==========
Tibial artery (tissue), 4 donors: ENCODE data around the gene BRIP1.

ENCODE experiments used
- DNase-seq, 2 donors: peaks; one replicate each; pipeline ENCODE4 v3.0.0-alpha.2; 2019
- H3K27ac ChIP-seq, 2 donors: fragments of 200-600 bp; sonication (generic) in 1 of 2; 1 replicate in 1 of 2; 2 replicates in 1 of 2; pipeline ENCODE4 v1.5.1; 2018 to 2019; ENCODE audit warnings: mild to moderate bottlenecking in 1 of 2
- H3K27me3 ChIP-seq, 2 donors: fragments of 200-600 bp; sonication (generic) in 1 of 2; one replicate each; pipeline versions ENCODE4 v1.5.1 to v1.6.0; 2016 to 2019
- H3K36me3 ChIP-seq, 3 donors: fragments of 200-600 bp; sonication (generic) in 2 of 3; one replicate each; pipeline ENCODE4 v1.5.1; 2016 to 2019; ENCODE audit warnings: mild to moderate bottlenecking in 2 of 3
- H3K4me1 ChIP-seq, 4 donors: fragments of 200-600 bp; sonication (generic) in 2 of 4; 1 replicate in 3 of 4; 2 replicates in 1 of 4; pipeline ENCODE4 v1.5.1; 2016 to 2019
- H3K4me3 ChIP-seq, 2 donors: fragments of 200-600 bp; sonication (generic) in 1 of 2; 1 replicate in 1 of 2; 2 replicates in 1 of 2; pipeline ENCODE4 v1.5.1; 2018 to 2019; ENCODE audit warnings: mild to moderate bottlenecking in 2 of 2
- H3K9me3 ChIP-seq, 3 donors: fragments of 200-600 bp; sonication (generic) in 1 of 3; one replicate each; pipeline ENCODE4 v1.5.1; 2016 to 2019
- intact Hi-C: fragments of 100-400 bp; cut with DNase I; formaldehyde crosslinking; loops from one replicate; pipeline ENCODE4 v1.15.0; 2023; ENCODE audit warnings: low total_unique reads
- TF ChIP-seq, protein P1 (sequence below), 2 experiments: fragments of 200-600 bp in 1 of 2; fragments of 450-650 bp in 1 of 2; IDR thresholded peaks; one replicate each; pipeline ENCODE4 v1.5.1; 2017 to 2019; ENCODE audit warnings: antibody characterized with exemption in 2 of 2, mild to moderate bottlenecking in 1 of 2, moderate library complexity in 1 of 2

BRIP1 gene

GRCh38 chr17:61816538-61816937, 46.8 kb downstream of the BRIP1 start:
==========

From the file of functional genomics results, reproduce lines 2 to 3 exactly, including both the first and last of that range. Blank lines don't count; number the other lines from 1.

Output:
ENCODE experiments used
- DNase-seq, 2 donors: peaks; one replicate each; pipeline ENCODE4 v3.0.0-alpha.2; 2019